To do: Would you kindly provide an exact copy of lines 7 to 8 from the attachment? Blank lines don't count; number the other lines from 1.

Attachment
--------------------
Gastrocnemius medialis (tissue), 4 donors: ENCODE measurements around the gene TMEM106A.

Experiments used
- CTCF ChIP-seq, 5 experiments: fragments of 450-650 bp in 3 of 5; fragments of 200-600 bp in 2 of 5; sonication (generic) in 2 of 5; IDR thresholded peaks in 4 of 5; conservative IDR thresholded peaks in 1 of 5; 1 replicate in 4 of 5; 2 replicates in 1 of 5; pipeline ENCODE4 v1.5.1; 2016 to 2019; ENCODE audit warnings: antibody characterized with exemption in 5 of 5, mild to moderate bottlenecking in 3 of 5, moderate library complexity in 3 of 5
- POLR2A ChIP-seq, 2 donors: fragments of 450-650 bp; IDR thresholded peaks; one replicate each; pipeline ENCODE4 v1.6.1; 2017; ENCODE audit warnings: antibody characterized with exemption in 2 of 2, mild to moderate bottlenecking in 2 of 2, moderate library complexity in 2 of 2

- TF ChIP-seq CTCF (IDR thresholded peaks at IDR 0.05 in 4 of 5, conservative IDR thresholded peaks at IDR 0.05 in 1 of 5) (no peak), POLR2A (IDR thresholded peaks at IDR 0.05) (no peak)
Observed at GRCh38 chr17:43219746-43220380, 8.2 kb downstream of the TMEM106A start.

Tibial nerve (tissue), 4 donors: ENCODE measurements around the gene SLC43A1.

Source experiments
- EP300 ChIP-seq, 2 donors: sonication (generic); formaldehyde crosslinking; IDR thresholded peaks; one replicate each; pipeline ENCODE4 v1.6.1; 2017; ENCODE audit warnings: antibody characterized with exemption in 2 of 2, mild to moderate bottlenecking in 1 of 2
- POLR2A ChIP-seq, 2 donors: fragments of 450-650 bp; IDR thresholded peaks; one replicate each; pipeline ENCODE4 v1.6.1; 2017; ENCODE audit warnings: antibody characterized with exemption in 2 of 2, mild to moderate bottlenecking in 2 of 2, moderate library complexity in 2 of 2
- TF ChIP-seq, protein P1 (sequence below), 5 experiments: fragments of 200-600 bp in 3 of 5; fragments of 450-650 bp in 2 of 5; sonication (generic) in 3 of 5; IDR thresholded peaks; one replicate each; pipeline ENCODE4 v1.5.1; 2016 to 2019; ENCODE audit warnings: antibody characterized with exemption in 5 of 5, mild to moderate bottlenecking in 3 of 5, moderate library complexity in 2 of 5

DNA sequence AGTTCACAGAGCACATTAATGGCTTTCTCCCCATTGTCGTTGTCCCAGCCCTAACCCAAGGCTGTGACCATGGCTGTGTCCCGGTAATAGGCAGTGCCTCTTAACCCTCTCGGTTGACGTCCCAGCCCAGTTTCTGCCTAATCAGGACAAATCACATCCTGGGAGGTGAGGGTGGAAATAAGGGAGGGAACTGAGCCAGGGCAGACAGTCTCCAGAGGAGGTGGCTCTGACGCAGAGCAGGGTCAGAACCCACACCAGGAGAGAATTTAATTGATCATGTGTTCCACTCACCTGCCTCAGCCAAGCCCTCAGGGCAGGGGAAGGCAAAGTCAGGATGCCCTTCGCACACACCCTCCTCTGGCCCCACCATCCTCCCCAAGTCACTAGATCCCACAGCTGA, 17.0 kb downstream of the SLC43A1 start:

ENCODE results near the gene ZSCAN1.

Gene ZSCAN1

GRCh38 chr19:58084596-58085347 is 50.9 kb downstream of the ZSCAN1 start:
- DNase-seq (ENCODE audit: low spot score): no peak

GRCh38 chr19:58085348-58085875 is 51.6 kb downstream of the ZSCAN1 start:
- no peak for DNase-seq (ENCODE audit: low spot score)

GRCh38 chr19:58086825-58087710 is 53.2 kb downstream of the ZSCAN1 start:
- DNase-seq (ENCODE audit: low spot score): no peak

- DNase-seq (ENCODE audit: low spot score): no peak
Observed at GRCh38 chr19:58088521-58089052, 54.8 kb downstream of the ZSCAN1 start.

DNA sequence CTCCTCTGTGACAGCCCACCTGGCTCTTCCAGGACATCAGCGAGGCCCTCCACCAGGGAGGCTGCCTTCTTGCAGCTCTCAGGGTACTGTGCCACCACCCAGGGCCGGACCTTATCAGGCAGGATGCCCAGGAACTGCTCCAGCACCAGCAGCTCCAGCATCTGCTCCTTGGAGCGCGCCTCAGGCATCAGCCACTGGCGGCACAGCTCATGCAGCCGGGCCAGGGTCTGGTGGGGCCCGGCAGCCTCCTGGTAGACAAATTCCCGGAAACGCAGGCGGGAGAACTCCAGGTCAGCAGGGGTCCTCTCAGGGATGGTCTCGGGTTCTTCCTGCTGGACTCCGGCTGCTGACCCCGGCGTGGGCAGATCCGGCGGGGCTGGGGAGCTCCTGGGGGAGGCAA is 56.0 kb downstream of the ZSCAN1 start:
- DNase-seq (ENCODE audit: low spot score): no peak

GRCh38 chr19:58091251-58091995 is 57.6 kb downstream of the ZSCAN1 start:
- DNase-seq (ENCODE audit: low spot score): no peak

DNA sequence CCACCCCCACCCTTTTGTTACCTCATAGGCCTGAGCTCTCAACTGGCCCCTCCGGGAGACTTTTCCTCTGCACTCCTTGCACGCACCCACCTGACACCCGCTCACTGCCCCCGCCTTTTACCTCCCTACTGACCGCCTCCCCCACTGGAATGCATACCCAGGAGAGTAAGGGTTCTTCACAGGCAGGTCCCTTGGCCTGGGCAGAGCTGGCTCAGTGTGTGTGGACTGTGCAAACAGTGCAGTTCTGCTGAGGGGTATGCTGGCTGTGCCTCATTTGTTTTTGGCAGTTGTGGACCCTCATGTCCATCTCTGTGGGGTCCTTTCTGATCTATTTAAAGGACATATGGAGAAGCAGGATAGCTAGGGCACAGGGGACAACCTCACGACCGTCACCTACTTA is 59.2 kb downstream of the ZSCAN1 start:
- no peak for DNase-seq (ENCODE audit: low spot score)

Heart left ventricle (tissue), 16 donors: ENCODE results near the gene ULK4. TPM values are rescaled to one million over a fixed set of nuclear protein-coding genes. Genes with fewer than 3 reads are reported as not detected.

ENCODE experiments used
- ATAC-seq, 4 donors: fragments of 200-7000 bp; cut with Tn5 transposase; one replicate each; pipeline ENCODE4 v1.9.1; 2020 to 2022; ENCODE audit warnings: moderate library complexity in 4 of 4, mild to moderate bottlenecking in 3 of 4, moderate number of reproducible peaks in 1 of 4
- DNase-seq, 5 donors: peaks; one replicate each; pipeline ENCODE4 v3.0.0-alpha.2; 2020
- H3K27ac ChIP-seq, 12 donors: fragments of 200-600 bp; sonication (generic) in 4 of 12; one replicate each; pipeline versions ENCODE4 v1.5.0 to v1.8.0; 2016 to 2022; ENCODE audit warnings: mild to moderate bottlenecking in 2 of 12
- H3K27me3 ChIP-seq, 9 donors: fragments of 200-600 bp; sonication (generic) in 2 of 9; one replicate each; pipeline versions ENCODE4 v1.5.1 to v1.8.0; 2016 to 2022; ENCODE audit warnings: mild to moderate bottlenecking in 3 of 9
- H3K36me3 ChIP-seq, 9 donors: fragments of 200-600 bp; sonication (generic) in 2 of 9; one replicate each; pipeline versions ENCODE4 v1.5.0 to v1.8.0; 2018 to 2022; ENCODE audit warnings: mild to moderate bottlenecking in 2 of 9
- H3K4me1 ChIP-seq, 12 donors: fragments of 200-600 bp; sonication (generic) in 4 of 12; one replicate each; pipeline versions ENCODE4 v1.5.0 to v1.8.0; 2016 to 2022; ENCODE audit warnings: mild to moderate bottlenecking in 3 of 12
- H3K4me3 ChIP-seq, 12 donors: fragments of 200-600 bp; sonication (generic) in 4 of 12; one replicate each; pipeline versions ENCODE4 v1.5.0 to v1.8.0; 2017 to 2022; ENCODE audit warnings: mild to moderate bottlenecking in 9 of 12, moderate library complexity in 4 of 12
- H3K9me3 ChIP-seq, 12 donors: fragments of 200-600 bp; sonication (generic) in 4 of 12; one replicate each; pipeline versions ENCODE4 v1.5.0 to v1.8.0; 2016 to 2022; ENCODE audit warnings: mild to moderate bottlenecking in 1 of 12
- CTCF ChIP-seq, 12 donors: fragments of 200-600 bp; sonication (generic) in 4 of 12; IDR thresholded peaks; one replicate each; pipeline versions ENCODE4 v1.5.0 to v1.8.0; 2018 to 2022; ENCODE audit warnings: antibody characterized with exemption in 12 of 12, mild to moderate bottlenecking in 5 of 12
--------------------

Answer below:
Tibial nerve (tissue), 4 donors: ENCODE measurements around the gene SLC43A1.

Source experiments